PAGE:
|City||Enfield, Connecticut (Originally Springfield, Massachusetts)|
|Broadcast area||Pioneer Valley|
|Frequency||94.7 MHz (also on HD Radio)|
|First air date||1947|
|ERP||50,000 watts, Stereo|
|HAAT||55 meters (180 ft)|
|Callsign meaning||Moffat, Alfred S.|
(Station's original owner) or
|Former callsigns||WMAS-FM (1947–1971)|
|Owner||Cumulus Media |
(Radio License Holding CBC, LLC)
WMAS-FM (94.7 MHz) is a commercial radio station licensed to Enfield, Connecticut. It is owned by Cumulus Media and airs an adult contemporary radio format. While WMAS-FM primarily serves the Pioneer Valley of Western Massachusetts, it is also heard in Northern and Central Connecticut.
WMAS-FM's studios and offices are in The James Naismith Memorial Basketball Hall of Fame, a major attraction in Springfield, a city credited as the birthplace of the game of basketball. Visitors to the Hall of Fame can watch the hosts of both the AM and FM stations, from studios in the northern entrance hall.. The transmitter is also located in Springfield, along U.S. Route 20, near the Connecticut River. While its effective radiated power (ERP) is 50,000 watts, the maximum power for non-grandfathered FM radio stations in Massachusetts, WMAS-FM's tower is only 180 feet (55 meters) in height above average terrain (HAAT). Its signal is somewhat limited because co-owned WNSH in Newark, New Jersey, also broadcasts on 94.7 MHz.
In 1947, the station signed on as the FM counterpart of AM 1450 WMAS (now WHLL). Both stations were owned by WMAS, Inc. and mostly simulcast their programming. Studios were in the Hotel Stonehaven and the stations' city of license was Springfield.
WMAS AM 1450 is the oldest radio station still on the air in Springfield. Because WMAS-AM-FM were CBS Radio Network affiliates, the two stations carried CBS's schedule of dramas, comedies, news, sports, soap operas, game shows and big band broadcasts during the "Golden Age of Radio."
Progressive Rock Era
The simulcast ended in the late 1960s. WMAS-FM became an "underground" radio station, playing a freeform radio format of progressive rock. The programs were hosted by youthful disc jockeys (DJs) who could choose whatever they wanted to play.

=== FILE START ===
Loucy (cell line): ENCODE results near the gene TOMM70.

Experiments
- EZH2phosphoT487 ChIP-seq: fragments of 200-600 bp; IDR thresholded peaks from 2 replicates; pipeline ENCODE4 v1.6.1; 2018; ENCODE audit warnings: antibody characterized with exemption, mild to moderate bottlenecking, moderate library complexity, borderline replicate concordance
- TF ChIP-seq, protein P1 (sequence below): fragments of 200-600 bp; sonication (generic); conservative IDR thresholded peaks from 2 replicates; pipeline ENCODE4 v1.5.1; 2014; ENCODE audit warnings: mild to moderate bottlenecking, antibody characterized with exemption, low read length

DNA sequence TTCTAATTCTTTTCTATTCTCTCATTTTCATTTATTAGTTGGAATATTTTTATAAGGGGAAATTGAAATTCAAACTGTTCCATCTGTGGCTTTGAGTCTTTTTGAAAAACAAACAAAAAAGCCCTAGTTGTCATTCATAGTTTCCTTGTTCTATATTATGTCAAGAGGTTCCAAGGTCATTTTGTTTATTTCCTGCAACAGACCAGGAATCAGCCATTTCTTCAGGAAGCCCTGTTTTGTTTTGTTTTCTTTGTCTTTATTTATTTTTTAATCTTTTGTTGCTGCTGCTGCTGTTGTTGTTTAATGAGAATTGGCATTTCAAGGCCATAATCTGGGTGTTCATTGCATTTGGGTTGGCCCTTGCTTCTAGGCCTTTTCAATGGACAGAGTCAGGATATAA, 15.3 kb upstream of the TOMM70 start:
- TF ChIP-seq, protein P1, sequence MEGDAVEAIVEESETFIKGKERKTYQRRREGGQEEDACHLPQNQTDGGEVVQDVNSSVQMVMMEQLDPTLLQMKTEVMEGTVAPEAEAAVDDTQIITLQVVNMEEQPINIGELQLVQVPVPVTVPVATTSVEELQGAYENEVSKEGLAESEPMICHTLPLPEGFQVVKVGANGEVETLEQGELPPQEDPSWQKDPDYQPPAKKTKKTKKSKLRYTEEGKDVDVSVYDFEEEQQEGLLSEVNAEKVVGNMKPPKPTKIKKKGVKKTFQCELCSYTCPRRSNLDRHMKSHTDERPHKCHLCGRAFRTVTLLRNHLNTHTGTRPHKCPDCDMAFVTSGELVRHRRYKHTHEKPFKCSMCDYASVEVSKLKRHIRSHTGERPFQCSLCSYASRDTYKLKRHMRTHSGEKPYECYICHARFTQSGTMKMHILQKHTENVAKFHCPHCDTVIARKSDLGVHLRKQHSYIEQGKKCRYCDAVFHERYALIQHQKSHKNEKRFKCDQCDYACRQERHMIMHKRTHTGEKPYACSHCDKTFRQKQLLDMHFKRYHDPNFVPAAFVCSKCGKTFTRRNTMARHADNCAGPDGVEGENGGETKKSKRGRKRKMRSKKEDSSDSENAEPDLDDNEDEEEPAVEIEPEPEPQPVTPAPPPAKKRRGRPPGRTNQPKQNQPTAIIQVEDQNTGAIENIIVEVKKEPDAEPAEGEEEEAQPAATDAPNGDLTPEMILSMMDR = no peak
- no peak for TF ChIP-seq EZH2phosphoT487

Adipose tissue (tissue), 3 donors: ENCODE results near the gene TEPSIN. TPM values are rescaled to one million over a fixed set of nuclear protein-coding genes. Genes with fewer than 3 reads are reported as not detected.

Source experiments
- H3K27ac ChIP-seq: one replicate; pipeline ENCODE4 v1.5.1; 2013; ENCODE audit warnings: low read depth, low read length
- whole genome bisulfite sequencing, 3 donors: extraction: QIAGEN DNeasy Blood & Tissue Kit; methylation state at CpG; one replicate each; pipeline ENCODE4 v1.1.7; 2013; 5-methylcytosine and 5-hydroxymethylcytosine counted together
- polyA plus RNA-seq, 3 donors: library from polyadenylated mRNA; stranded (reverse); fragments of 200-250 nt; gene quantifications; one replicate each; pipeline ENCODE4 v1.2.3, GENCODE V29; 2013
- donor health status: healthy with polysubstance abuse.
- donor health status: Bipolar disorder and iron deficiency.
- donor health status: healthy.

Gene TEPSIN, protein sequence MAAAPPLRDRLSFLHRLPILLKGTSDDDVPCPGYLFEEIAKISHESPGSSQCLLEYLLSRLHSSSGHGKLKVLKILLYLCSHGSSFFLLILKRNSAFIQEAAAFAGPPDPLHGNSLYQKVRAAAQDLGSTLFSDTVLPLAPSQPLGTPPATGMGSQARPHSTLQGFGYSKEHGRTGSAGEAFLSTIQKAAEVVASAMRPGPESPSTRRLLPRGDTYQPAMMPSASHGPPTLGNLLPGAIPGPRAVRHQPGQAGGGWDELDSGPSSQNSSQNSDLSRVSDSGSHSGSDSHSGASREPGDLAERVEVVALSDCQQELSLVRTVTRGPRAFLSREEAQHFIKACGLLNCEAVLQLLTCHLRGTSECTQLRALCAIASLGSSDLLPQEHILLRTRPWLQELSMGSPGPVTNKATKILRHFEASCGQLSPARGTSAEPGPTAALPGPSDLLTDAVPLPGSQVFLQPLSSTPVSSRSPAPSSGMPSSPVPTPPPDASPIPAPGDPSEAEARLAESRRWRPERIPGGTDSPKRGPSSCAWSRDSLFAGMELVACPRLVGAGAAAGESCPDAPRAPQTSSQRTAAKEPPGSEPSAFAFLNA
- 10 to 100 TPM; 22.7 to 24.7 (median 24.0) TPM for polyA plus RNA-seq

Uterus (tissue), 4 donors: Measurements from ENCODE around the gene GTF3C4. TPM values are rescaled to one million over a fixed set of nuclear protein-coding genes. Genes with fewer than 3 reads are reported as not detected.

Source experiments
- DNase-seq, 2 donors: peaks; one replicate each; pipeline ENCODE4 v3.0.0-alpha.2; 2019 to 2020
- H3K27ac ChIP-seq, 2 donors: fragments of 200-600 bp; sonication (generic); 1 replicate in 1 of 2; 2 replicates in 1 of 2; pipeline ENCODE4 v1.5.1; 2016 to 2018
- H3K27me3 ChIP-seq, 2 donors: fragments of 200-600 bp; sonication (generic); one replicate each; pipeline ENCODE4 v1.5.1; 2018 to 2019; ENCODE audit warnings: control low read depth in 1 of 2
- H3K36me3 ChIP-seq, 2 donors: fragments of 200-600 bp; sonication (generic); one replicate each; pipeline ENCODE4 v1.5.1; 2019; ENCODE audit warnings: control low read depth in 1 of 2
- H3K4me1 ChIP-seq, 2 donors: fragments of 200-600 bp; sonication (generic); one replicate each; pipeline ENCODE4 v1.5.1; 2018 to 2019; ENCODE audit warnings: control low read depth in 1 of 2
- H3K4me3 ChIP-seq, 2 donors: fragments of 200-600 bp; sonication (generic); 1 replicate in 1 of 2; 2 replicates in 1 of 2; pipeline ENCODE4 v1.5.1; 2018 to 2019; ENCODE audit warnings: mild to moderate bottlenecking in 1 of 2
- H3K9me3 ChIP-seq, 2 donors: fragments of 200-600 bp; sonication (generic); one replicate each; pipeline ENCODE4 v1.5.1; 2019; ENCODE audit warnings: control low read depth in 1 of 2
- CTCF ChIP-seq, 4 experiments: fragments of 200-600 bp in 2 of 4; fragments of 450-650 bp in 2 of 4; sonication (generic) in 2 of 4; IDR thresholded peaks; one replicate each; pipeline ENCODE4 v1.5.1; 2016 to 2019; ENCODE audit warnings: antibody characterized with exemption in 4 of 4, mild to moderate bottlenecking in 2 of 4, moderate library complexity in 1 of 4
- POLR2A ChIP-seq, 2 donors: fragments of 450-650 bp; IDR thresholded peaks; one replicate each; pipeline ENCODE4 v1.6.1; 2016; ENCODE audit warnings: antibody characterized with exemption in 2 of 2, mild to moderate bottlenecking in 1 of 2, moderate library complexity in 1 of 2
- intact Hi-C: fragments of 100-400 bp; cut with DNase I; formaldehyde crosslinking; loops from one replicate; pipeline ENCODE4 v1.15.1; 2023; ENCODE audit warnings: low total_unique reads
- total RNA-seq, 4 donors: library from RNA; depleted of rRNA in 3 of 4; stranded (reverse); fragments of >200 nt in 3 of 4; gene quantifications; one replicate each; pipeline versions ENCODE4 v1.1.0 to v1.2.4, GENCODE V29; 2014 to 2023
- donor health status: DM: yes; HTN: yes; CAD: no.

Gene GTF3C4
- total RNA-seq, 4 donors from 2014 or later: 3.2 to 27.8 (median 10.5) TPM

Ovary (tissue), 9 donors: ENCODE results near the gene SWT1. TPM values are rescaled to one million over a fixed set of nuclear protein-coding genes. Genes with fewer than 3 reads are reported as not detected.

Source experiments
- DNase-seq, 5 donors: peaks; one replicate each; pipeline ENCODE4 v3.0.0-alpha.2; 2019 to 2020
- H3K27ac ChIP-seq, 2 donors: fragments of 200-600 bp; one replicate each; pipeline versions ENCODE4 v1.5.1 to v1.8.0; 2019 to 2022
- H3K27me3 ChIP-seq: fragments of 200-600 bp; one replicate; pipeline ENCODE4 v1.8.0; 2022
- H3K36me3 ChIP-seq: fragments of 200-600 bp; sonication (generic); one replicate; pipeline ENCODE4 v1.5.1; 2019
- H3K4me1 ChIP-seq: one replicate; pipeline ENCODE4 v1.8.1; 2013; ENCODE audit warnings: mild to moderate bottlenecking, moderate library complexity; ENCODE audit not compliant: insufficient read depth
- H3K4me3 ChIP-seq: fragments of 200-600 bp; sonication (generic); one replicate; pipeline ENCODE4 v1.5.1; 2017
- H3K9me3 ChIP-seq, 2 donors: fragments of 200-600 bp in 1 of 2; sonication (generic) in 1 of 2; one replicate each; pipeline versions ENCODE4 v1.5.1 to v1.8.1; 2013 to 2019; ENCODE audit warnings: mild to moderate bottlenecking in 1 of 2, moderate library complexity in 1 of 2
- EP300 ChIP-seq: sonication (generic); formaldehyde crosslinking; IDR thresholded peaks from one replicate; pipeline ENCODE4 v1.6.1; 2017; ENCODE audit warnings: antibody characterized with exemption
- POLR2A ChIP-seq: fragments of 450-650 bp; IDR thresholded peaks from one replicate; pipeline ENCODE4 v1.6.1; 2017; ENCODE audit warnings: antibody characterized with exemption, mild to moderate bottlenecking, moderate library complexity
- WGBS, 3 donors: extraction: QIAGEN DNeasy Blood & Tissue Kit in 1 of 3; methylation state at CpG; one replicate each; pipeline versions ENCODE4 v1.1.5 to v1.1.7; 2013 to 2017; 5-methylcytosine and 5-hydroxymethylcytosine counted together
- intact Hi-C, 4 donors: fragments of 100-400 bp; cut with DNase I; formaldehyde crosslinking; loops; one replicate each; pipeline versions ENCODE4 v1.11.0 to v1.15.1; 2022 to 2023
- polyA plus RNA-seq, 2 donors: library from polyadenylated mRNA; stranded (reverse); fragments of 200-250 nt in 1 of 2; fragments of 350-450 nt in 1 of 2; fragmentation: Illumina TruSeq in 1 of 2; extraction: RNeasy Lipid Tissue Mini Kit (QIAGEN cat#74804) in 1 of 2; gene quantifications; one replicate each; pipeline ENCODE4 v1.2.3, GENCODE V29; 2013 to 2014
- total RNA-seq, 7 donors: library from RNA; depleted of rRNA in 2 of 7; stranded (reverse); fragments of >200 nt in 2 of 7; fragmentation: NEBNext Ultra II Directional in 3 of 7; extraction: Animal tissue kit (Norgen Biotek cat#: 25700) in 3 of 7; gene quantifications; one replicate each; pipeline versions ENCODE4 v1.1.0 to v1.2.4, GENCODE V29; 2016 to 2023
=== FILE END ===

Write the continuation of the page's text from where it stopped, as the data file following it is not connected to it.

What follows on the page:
Advertising revenue came from the hippie boutiques, head shops, concert venues, and music stores that catered to the counter-cultural youth of the day. This freeform radio format ended in September 1969 after complaints were made about expletives in a Wild Man Fischer song. A protest movement, in part organized by the DJs, failed to save the format. From 1971-1973, the station programmed a tamer album rock sound, using the call sign WHVY.
MOR and Disco
In the mid 1970s, the WMAS-FM call letters returned. Both the AM and FM stations were mostly simulcast once again, with a full service, middle of the road music format. In 1978, WMAS-FM hopped on the bandwagon of the disco music sound, although it was short-lived.
In 1979, WMAS-FM began airing a soft adult contemporary format, a forerunner of what the station is today. In June 2004, WMAS-AM-FM were sold to Citadel Broadcasting for $22 million. Citadel merged with Cumulus Media on September 16, 2011.
The station won the Massachusetts Broadcasters Association Award for "Station of the Year" in 2012 and 2014. The Kellogg Krew Morning Show won the Massachusetts Broadcasters Association "Air Talent of the Year" award in 2013.
Current Air Personalities
WMAS-FM has air personalities broadcasting around the clock.
- The Kellogg Krew with Chris Kellogg, Dina and Lopez: Weekday mornings from 5:30 to 10 a.m.
- Bridget Lynott: Weekdays from 10 a.m. to 2 p.m.
- Brett Provo: Weekdays from 2 to 6 p.m.
- Drew Hastings: Weeknights from 6 p.m. to Midnight
- Mark Hastings: Weeknights from Midnight to 5:30 a.m.
- Val Turco, Ralphe Conte, Bill Michaels, Jim Brickman: Weekends
- 94.7 FM-WMAS official website
- Query the FCC's FM station database for WMAS
- Radio-Locator information on WMAS
- Query Nielsen Audio's FM station database for WMAS
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